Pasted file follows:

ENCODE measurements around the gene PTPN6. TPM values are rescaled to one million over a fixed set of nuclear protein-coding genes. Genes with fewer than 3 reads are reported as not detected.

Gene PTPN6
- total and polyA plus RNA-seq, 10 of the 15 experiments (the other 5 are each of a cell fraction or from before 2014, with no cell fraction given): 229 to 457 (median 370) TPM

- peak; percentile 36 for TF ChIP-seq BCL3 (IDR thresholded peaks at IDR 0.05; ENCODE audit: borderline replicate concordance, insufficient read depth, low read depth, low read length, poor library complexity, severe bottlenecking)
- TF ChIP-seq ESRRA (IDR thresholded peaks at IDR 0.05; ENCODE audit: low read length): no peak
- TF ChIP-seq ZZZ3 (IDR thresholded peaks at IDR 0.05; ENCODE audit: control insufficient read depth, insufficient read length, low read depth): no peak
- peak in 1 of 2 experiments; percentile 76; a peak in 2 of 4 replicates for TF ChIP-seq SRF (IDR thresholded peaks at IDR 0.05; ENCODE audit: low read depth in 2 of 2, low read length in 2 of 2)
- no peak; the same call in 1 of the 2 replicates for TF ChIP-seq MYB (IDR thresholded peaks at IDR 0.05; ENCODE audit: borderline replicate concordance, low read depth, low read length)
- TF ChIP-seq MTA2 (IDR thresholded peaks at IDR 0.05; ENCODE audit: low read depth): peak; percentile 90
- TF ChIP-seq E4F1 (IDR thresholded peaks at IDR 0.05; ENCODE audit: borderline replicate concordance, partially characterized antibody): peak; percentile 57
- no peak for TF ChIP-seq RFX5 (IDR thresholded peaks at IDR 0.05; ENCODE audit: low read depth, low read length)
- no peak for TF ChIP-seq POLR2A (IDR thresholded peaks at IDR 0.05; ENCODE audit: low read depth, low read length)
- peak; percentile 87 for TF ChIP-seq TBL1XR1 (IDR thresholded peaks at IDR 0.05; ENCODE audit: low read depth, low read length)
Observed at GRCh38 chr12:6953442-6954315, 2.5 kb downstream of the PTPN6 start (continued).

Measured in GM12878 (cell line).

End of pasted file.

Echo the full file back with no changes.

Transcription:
ENCODE measurements around the gene PTPN6. TPM values are rescaled to one million over a fixed set of nuclear protein-coding genes. Genes with fewer than 3 reads are reported as not detected.

Gene PTPN6
- total and polyA plus RNA-seq, 10 of the 15 experiments (the other 5 are each of a cell fraction or from before 2014, with no cell fraction given): 229 to 457 (median 370) TPM

- peak; percentile 36 for TF ChIP-seq BCL3 (IDR thresholded peaks at IDR 0.05; ENCODE audit: borderline replicate concordance, insufficient read depth, low read depth, low read length, poor library complexity, severe bottlenecking)
- TF ChIP-seq ESRRA (IDR thresholded peaks at IDR 0.05; ENCODE audit: low read length): no peak
- TF ChIP-seq ZZZ3 (IDR thresholded peaks at IDR 0.05; ENCODE audit: control insufficient read depth, insufficient read length, low read depth): no peak
- peak in 1 of 2 experiments; percentile 76; a peak in 2 of 4 replicates for TF ChIP-seq SRF (IDR thresholded peaks at IDR 0.05; ENCODE audit: low read depth in 2 of 2, low read length in 2 of 2)
- no peak; the same call in 1 of the 2 replicates for TF ChIP-seq MYB (IDR thresholded peaks at IDR 0.05; ENCODE audit: borderline replicate concordance, low read depth, low read length)
- TF ChIP-seq MTA2 (IDR thresholded peaks at IDR 0.05; ENCODE audit: low read depth): peak; percentile 90
- TF ChIP-seq E4F1 (IDR thresholded peaks at IDR 0.05; ENCODE audit: borderline replicate concordance, partially characterized antibody): peak; percentile 57
- no peak for TF ChIP-seq RFX5 (IDR thresholded peaks at IDR 0.05; ENCODE audit: low read depth, low read length)
- no peak for TF ChIP-seq POLR2A (IDR thresholded peaks at IDR 0.05; ENCODE audit: low read depth, low read length)
- peak; percentile 87 for TF ChIP-seq TBL1XR1 (IDR thresholded peaks at IDR 0.05; ENCODE audit: low read depth, low read length)
Observed at GRCh38 chr12:6953442-6954315, 2.5 kb downstream of the PTPN6 start (continued).

Measured in GM12878 (cell line).